A wooden eyeglass manufacturer uses 5-axis machining to achieve low weight, no screws, unusual surfaces and perfect functionality
March 8, 2012
Did you know that a HEIDENHAIN iTNC 530 control is a vital component in the current manufacture of award-winning new wooden glasses, made by Rolf Spectacles? These unique glasses are growing in popularity, having their start in 2008 with three partners working out of a basement in Austria, and have expanded by leaps and bounds with automated production now underway.
Creativity Meets Precision –How the iTNC gave a Start-Up Greater Productivity
The material itself is already unusual: wood, with a figure that is as unique as each human fingerprint. This results in glasses frames that radiate individuality. But success can also be quite demanding: basic prerequisites are excellent design and quality without compromise. The top models must rise above the other eyewear, mostly produced in Asia, through their combination of low weight, no screws, unusual surfaces and perfect functionality.
The courage for a new start
Roland Wolf, his partner Marija Iljazovic, and her brother Martin Iljazovic proved their courage in 2008 when they founded their own brand, “Rolf Spectacles.” Driven by the idea of authentic wooden glasses, they began their R&D in the basement of their parents’ house. Producing precisely manufactured wooden glasses required equipment that was either financially far beyond these young entrepreneurs’ means or that was not even available at all. However, they were able to rely on unconditional self-confidence and friends with expert knowledge. New production equipment, with at least as much individuality as the glasses they produced was conjured with components from used machines and “misused” machines.
Success “Made in Tyrol”
And then the time had come! Their ambitious goal of individuality and quality without compromise, “Made in Tyrol,” was ready for the market. “When you hold the glasses in your hand, and open and close the temple arms, you then know all you need to know,” Wolf laughs today. “Everything has to come together in this frame …” he adds, and could enthusiastically expound for hours about all the innovations. So the team headed for Paris in 2009, together with plenty of enthusiasm. They presented their new product to the market at SILMO, an international optics trade show. In the competition for innovative design, they spontaneously won the SILMO d’or, the equivalent of an Oscar trophy for opticians. In 2010 they received a Red Dot Design Award, a coveted award for outstanding design. The product became famous practically overnight, and so economic success soon came their way.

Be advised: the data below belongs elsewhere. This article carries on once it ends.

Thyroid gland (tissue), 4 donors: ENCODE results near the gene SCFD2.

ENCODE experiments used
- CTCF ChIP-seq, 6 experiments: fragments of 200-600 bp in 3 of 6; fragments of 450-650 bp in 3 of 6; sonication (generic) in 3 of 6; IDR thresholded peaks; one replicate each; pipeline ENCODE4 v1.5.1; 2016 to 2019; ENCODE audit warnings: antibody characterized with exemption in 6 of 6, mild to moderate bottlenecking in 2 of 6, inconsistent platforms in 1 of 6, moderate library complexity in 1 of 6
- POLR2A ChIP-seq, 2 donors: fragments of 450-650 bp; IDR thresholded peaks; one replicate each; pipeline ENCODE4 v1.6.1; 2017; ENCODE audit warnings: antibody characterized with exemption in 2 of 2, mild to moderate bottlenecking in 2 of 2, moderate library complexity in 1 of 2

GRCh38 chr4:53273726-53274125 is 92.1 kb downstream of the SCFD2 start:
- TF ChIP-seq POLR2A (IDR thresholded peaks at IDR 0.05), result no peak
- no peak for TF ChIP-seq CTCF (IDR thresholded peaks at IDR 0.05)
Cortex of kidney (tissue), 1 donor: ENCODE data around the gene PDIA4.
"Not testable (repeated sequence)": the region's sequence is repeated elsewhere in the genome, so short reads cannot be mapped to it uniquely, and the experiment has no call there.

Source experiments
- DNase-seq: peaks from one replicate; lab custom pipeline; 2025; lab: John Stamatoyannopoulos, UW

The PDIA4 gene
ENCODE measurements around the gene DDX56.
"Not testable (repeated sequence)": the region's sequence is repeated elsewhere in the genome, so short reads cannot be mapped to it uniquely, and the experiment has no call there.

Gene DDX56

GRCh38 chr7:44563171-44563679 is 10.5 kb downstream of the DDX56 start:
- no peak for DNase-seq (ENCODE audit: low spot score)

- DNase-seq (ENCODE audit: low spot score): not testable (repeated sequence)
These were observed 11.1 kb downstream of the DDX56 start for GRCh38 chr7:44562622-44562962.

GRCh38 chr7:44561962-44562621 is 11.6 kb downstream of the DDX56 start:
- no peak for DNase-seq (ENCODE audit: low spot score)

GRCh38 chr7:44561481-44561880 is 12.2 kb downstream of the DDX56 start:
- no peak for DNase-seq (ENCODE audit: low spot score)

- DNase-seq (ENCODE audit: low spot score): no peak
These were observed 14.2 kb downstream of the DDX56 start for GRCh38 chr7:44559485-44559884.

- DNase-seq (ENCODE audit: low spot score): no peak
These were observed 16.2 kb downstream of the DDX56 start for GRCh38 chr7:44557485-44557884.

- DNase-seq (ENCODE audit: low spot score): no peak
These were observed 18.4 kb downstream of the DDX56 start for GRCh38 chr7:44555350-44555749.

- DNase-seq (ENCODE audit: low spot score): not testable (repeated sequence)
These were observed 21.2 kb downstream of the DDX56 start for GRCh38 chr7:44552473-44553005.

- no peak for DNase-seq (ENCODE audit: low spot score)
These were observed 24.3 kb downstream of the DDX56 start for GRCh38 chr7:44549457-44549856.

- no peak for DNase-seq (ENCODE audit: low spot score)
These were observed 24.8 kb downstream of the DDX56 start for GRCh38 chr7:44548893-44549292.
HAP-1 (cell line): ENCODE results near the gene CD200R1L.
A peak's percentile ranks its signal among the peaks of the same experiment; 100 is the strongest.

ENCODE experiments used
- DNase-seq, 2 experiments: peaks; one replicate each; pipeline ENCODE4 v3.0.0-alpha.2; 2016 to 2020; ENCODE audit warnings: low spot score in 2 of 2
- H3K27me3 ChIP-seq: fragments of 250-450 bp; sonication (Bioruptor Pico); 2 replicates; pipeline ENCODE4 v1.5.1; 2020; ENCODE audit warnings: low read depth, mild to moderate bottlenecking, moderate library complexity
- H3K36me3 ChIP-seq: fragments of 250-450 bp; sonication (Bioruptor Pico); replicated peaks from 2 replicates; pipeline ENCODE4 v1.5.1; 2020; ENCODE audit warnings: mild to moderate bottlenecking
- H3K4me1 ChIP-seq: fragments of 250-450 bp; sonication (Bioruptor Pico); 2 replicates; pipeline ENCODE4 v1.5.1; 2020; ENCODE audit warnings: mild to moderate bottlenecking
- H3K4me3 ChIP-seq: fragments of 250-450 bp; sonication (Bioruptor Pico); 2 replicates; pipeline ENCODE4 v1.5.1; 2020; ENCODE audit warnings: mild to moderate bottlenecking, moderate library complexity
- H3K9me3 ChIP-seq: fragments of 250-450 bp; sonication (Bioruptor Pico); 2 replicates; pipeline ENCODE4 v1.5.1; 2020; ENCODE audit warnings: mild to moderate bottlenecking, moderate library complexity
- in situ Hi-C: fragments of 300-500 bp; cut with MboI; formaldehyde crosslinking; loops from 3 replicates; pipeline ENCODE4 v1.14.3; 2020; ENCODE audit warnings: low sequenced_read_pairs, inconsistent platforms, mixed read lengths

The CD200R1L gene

The unique machines did their job well. But the time-consuming manual steps got in the way of the growing unit numbers. What could be done? The decision was quickly made to find a powerful NC solution that was suited for the precise machining of exotic woods.
Thomas Dobler from Deckel Maho immediately became excited about the unusual request, and presented several interesting proposals to the young entrepreneurs. In the end, a DMU 40 mono BLOCK with HEIDENHAIN iTNC 530 got the nod to manufacture the high-quality products.
This was a good decision! Nobody in the Rolf Spectacle team had any idea about 5-axis machining, not to mention CNC programming. But as pragmatically and enthusiastically as they approached everything else, Martin Iljazovic delved into the subject. The workshop-oriented programming in the HEIDENHAIN plain-language format made it easy. Now he navigates through the program with ease, and praises the structure function with which he quickly finds his way in long programs.
But of course it is somewhat unusual that the machine tool is being used here, since after all the wooden structures being machined are very delicate. Isn’t that like cracking a nut with a sledgehammer? Martin Iljazovic is convinced that they made exactly the right decision: “We must work very precisely, particularly on the high-quality hinge. We can optimize use of the machine regarding capacity and machining speed, and the previously complex handling with various fixtures is now covered by just one setup.”